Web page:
Model 2 (SVR) | 1.1098↓ | 0.6193↓ | * 0.1287↓ | 0.1021↓ |

Model 3 (MLPR) | 1.0771↓ | 0.7234↓ | 0.2044↑ | 0.1581↓ |

Model 4 | 0.9655↑ | 0.5743↑ | * 0.1270↓ | 0.0852↑ |

**Table 6.**Out-of-specification detection results for Unit A. Mean ROC AUC values we obtained for different models with a ten-fold cross-validation, repeated 50 times. Best results are bolded, second-best are reported in italics. The results within the same column, which have no statistically significant difference between them when tested with a Wilcoxon paired rank test at a 95% confidence level, are marked with *. The arrows indicate whether the mean result improved (↑), or degraded (↓) when compared to Experiment 1. Unit B is not reported, since the dataset did not include out-of-spec measurements for Unit B.

Model | Experiment 1 | Experiment 2 |
---|---|---|

AUC ROC_{mean} | AUC ROC_{mean} | |

Baseline 1 (zero forecast) | 0.5000 | * 0.5000 |

Baseline 2 (LR) | 0.5656 | ↑0.5675 |

Model 1 (LR) | 0.6567 | ↓0.6059 |

Model 2 (SVC) | 0.4491 | * ↑0.4897 |

Model 3 (MLPC) | 0.6709 | ↓0.5381 |

Model 4 (Catboost) | 0.7359 | ↑0.7670 |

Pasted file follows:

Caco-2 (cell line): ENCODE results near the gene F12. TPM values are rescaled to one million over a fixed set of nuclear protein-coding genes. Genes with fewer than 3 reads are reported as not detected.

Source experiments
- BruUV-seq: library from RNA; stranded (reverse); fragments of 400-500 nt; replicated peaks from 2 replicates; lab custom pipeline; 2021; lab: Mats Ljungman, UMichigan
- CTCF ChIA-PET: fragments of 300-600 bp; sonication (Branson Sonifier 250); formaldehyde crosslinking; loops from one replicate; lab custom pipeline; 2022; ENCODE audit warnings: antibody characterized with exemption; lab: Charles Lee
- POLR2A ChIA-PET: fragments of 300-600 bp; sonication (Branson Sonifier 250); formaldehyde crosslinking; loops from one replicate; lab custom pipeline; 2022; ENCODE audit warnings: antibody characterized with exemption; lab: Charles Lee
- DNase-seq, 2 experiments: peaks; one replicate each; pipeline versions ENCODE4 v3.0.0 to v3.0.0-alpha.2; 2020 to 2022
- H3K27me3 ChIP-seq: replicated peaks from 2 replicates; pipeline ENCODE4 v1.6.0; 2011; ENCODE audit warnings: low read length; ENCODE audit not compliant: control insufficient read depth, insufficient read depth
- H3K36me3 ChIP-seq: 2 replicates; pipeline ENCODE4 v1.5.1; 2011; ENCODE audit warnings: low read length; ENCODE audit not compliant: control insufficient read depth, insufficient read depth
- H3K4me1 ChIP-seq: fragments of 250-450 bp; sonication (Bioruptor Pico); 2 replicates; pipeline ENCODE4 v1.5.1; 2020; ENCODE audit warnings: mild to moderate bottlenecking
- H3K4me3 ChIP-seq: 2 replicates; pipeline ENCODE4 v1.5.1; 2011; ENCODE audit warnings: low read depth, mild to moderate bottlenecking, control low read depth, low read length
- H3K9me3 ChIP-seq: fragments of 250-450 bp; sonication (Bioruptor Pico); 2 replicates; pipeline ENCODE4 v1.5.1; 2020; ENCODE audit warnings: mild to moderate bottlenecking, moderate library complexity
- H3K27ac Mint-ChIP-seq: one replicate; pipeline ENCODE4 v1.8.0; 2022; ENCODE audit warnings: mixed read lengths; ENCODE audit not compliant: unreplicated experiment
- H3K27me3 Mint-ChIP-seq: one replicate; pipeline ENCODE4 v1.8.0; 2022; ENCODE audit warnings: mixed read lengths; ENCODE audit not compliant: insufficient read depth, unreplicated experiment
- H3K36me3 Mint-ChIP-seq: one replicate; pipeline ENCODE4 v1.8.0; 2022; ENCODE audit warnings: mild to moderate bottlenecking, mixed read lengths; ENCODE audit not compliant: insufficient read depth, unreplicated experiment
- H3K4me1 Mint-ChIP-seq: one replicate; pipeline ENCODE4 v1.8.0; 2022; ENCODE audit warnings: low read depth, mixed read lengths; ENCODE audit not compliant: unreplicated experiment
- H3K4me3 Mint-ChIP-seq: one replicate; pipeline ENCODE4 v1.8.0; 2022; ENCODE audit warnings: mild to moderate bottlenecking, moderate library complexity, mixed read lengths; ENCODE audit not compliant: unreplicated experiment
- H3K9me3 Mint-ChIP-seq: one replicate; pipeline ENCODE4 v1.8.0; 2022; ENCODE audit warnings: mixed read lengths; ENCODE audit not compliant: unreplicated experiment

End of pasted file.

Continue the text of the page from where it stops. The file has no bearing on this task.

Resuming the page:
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## Share and Cite

**MDPI and ACS Style**

Rožanec, J.M.; Trajkova, E.; Lu, J.; Sarantinoudis, N.; Arampatzis, G.; Eirinakis, P.; Mourtos, I.; Onat, M.K.; Yilmaz, D.A.; Košmerlj, A.;
et al. Cyber-Physical LPG Debutanizer Distillation Columns: Machine-Learning-Based Soft Sensors for Product Quality Monitoring. *Appl. Sci.* **2021**, *11*, 11790.
https://doi.org/10.3390/app112411790

**AMA Style**

Rožanec JM, Trajkova E, Lu J, Sarantinoudis N, Arampatzis G, Eirinakis P, Mourtos I, Onat MK, Yilmaz DA, Košmerlj A,
et al. Cyber-Physical LPG Debutanizer Distillation Columns: Machine-Learning-Based Soft Sensors for Product Quality Monitoring. *Applied Sciences*. 2021; 11(24):11790.
https://doi.org/10.3390/app112411790

**Chicago/Turabian Style**

Rožanec, Jože Martin, Elena Trajkova, Jinzhi Lu, Nikolaos Sarantinoudis, George Arampatzis, Pavlos Eirinakis, Ioannis Mourtos, Melike K. Onat, Deren Ataç Yilmaz, Aljaž Košmerlj,
and et al. 2021. "Cyber-Physical LPG Debutanizer Distillation Columns: Machine-Learning-Based Soft Sensors for Product Quality Monitoring" *Applied Sciences* 11, no. 24: 11790.
https://doi.org/10.3390/app112411790